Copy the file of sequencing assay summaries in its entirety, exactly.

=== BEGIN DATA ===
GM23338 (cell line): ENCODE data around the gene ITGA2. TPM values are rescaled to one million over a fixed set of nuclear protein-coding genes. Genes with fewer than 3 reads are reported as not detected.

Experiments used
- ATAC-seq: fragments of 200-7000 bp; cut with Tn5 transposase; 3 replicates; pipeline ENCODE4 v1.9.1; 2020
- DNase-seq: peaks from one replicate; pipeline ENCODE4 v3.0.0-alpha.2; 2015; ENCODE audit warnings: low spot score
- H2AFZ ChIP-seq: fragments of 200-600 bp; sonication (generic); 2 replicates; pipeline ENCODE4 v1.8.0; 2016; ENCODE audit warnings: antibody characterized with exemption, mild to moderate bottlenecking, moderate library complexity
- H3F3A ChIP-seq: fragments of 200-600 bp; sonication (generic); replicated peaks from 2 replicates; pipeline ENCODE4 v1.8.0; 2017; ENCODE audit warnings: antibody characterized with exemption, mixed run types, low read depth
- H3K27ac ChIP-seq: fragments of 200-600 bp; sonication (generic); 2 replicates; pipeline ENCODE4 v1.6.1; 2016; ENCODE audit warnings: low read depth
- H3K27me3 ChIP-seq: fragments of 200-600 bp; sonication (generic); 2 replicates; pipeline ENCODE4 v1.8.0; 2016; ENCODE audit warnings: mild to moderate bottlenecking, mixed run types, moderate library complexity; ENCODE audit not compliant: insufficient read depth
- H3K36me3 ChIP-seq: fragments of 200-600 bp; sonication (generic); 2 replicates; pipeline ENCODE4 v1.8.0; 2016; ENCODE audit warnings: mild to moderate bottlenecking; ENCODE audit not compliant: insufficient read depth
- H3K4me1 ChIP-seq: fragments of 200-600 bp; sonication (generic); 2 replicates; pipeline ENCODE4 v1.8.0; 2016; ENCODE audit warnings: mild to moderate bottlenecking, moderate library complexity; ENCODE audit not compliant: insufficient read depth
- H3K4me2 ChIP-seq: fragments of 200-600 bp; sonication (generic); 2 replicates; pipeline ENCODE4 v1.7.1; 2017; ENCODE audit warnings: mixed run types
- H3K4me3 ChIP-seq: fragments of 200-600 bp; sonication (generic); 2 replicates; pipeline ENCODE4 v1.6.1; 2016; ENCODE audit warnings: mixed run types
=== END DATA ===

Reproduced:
GM23338 (cell line): ENCODE data around the gene ITGA2. TPM values are rescaled to one million over a fixed set of nuclear protein-coding genes. Genes with fewer than 3 reads are reported as not detected.

Experiments used
- ATAC-seq: fragments of 200-7000 bp; cut with Tn5 transposase; 3 replicates; pipeline ENCODE4 v1.9.1; 2020
- DNase-seq: peaks from one replicate; pipeline ENCODE4 v3.0.0-alpha.2; 2015; ENCODE audit warnings: low spot score
- H2AFZ ChIP-seq: fragments of 200-600 bp; sonication (generic); 2 replicates; pipeline ENCODE4 v1.8.0; 2016; ENCODE audit warnings: antibody characterized with exemption, mild to moderate bottlenecking, moderate library complexity
- H3F3A ChIP-seq: fragments of 200-600 bp; sonication (generic); replicated peaks from 2 replicates; pipeline ENCODE4 v1.8.0; 2017; ENCODE audit warnings: antibody characterized with exemption, mixed run types, low read depth
- H3K27ac ChIP-seq: fragments of 200-600 bp; sonication (generic); 2 replicates; pipeline ENCODE4 v1.6.1; 2016; ENCODE audit warnings: low read depth
- H3K27me3 ChIP-seq: fragments of 200-600 bp; sonication (generic); 2 replicates; pipeline ENCODE4 v1.8.0; 2016; ENCODE audit warnings: mild to moderate bottlenecking, mixed run types, moderate library complexity; ENCODE audit not compliant: insufficient read depth
- H3K36me3 ChIP-seq: fragments of 200-600 bp; sonication (generic); 2 replicates; pipeline ENCODE4 v1.8.0; 2016; ENCODE audit warnings: mild to moderate bottlenecking; ENCODE audit not compliant: insufficient read depth
- H3K4me1 ChIP-seq: fragments of 200-600 bp; sonication (generic); 2 replicates; pipeline ENCODE4 v1.8.0; 2016; ENCODE audit warnings: mild to moderate bottlenecking, moderate library complexity; ENCODE audit not compliant: insufficient read depth
- H3K4me2 ChIP-seq: fragments of 200-600 bp; sonication (generic); 2 replicates; pipeline ENCODE4 v1.7.1; 2017; ENCODE audit warnings: mixed run types
- H3K4me3 ChIP-seq: fragments of 200-600 bp; sonication (generic); 2 replicates; pipeline ENCODE4 v1.6.1; 2016; ENCODE audit warnings: mixed run types